Thirty for Thirty on the ADA
As we near the thirtieth anniversary of the Americans with Disabilities Act I’ve decided to post thirty short essays about the law, the anniversary, and the cultural impact of #ADA @30. I’m doing this as a disabled person who’s lived half his life before the ADA. I’m reflecting on the “before and after” of the law.
Essay 3: Lyric Life
I was on a playground in Durham, New Hampshire. The year was 1960 and I was five years old. I had thick glasses and was smaller than my classmates. A big kid who I’ll call Rollie, who daily taunted me and called me “Blindo” approached me with a handful of dirt which he clearly meant for me to eat.
“You will eat this,” he said.
“It looks good,” I said. “Hey Rollie, have you ever eaten an acorn?”
Rollie held his dirt before him like a little pillow.
“An acorn?” he said.
“Yeah, they’re just like peanuts, really good, that’s why squirrels like them. You want one?”
“Sure,” he said. He held out his other hand and I dropped a neatly shelled acorn into his palm.
“Go on Rollie, its yummy!”
Rollie ate it. Then he turned red, and I mean red, not beet red or fire engine red—he was red as an unkind boy with his mouth swollen shut. Acorns are among the bitterest things on earth. And of course I only knew this because I’d tried one. I was a solitary kid. Spent a lot of time in the woods. Those were the days when a boy could still go to the woods.
Rollie was incapacitated. I don’t think he ever bothered me after that.
I still recall the thrill of my discovery. That language could render an enemy harmless was rousing.
I didn’t do a little dance. Didn’t brag about the matter. But I was on the way.
A lyric life, I think, is one wherein you can access feelings and then, by turn do something productive with them.
The simplest definition of a lyric poem is a poem that expresses the writer’s feelings.
Freud said: “Life as we find it is too hard for us; it entails too much pain, too many disappointments, impossible tasks. We cannot do without palliative remedies.”
One of those palliative remedies is lyric itself. One may think of this as causative intuition, a feeling that trips a switch and makes you sing when you should properly be weeping or running for your life. Again Freud: “Man should not strive to eliminate his complexes, but to get in accord with them; they are legitimately what directs his contact in the world.”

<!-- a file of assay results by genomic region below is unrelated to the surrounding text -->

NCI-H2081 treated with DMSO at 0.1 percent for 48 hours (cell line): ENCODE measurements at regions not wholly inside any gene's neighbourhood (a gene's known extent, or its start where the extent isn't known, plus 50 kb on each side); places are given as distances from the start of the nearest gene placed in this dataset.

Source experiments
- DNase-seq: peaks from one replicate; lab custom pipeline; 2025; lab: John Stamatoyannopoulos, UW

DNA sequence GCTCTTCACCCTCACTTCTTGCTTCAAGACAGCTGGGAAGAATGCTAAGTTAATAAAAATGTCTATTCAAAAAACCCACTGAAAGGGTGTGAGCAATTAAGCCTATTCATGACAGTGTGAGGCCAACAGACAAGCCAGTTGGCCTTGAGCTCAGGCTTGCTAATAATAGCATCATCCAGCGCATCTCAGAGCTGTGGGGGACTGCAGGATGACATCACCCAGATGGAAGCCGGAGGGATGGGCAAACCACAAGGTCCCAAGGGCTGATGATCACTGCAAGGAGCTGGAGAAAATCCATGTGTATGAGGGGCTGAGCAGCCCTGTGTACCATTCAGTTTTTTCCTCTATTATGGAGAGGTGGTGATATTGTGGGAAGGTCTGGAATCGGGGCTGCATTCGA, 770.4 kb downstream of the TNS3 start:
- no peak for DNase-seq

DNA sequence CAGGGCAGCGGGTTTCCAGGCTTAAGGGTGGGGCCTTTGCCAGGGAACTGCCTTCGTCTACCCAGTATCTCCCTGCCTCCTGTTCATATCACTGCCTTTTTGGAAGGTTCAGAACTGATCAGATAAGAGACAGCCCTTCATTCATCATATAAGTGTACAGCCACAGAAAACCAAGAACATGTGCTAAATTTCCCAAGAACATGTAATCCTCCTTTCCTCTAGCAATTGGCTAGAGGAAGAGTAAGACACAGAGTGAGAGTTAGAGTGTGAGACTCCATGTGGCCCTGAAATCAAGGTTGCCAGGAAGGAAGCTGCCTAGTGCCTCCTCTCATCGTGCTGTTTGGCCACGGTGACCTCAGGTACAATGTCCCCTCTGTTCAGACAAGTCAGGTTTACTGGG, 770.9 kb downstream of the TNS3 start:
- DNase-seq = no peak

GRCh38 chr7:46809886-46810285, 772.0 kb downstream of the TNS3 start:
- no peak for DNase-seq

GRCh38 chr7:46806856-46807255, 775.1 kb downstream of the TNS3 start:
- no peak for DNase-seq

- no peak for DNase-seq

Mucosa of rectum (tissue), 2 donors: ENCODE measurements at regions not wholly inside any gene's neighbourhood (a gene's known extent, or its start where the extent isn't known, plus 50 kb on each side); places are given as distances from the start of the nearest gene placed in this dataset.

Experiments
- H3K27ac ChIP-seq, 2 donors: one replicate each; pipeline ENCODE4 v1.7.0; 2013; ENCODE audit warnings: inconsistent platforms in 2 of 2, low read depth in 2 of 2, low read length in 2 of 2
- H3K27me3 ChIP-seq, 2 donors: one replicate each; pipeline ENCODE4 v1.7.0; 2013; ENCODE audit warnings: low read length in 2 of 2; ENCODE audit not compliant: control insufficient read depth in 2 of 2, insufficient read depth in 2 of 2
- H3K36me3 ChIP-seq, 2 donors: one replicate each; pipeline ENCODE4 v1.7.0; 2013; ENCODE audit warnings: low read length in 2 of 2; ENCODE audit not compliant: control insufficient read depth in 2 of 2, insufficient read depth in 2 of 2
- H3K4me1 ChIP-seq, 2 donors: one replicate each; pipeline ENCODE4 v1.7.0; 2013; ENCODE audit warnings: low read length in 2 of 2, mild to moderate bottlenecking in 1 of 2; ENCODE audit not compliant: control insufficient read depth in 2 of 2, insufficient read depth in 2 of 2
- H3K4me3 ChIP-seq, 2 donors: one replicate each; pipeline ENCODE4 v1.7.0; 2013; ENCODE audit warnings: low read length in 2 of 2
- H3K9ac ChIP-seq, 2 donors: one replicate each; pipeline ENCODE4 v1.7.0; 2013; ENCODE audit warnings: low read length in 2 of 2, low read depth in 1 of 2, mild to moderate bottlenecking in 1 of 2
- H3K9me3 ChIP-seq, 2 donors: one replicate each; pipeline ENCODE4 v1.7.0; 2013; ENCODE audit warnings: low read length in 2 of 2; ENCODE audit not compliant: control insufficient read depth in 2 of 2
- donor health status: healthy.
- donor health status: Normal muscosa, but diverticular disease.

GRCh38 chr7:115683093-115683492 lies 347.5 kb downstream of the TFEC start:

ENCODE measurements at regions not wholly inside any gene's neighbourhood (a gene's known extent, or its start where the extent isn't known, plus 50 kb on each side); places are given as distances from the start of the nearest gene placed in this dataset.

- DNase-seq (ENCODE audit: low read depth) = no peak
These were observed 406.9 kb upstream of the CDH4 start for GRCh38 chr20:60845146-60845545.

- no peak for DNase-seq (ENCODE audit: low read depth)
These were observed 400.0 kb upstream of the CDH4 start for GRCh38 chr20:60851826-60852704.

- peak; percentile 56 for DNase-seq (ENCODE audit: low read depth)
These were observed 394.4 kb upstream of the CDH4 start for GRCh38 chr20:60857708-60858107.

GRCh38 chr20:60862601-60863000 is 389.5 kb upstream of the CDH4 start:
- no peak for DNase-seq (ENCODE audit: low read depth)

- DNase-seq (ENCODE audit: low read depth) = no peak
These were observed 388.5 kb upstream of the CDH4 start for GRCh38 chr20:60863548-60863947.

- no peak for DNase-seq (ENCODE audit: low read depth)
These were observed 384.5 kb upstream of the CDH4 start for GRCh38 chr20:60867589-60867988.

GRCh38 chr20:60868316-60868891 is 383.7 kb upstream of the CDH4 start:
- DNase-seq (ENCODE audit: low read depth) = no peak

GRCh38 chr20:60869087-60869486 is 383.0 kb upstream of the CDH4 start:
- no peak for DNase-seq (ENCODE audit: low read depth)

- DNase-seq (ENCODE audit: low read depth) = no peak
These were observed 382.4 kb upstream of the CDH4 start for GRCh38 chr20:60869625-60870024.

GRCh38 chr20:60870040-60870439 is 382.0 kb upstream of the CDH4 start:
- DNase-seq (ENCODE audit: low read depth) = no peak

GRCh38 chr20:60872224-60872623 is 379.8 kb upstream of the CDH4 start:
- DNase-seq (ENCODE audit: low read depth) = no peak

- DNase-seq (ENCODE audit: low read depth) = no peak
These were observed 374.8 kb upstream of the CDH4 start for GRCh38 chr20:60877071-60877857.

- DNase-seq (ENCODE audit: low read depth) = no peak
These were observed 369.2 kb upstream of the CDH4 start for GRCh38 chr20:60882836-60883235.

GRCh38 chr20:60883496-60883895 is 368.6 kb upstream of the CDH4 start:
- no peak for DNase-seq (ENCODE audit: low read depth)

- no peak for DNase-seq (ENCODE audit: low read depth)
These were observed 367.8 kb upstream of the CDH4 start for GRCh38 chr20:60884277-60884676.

We are getting in accord. We are beside a country road picking edible flowers in the cool of the day. We do not pick edible flowers beside highways because there are pesticides in trafficked areas.
We remove the pistils and stamens before eating.
“Hey Rollie have you ever eaten Milkweed?”
“Rollie, you can trust me this time. It tastes like green beans.”
You will laugh at me, but I think of the ADA as green beans….
I think of it as the dictionary for disability assertion.
Now bullies ye will always have with ye. Of course.
Today’s disabled kids must also endure bullies.
Even now as a grownup I still endure them.
Not long ago I was called an “ignoramus” by a fellow faculty member at Syracuse University where I teach and run a program devoted to disability research. It is never appropriate to call anyone an ignoramus in an educational setting for the term’s antonym s are “brain “ and “genius” and its synonyms include: airhead, birdbrain, blockhead, bonehead, bubblehead, chowderhead, chucklehead, clodpoll (or clodpole), clot [British], cluck, clunk, cretin, cuddy (or cuddie) [British dialect], deadhead, dim bulb [slang], dimwit, dip, dodo, dolt, donkey, doofus [slang], dope, dork [slang], dullard, dum-dum, dumbbell, dumbhead, dummkopf, dummy, dunce, dunderhead, fathead, gander, golem, goof, goon, half-wit, hammerhead, hardhead, idiot, imbecile, jackass, know-nothing, knucklehead, lamebrain, loggerhead [chiefly dialect], loon, lump, lunkhead, meathead, mome [archaic], moron, mug [chiefly British], mutt, natural, nimrod [slang], nincompoop, ninny, ninnyhammer, nit [chiefly British], nitwit, noddy, noodle, numskull (or numbskull), oaf, pinhead, prat [British], ratbag [chiefly Australian], saphead, schlub (also shlub) [slang], schnook [slang], simpleton, stock, stupe, stupid, thickhead, turkey, woodenhead, yahoo, yo-yo…
As a disabled person I know full well what the delegitimizing effects of language can do to anyone who hails from a historically marginalized background but where disability is concerned the labeling I’ve described has a particularly specious and ugly history. Idiot, moron, half-wit, dolt, cretin are all familiar to the disabled. One would expect relief from these terms at a university. What’s particularly galling is that the subject I was discussing with the professor in question was ableism—namely that I’d said hello to him on an elevator, I, a blind man with a white cane, and he simply stared at me. No acknowledgement. When two students got on the elevator he lit up and talked breezily about how he hates snow. I followed him to his office and said that by not acknowledging a blind person he creates a social dynamic that feels off-putting and I wanted to discuss the matter. He became instantly contemptuous.
Now of course that’s because of the synonyms above. In this man’s antediluvian world view the disabled really shouldn’t be in the academy. Ableism is not only more pervasive than people generally understand its also more consistent at universities than is commonly recognized.
As for me, I’m an ignorant man to professor “p” for that’s what I’m calling him. “P” for privileged.
He doesn’t know it yet, but incapacities likely await him.
The good news is that when and if he’s discriminated against should that eventuality arise the ADA will likely protect him.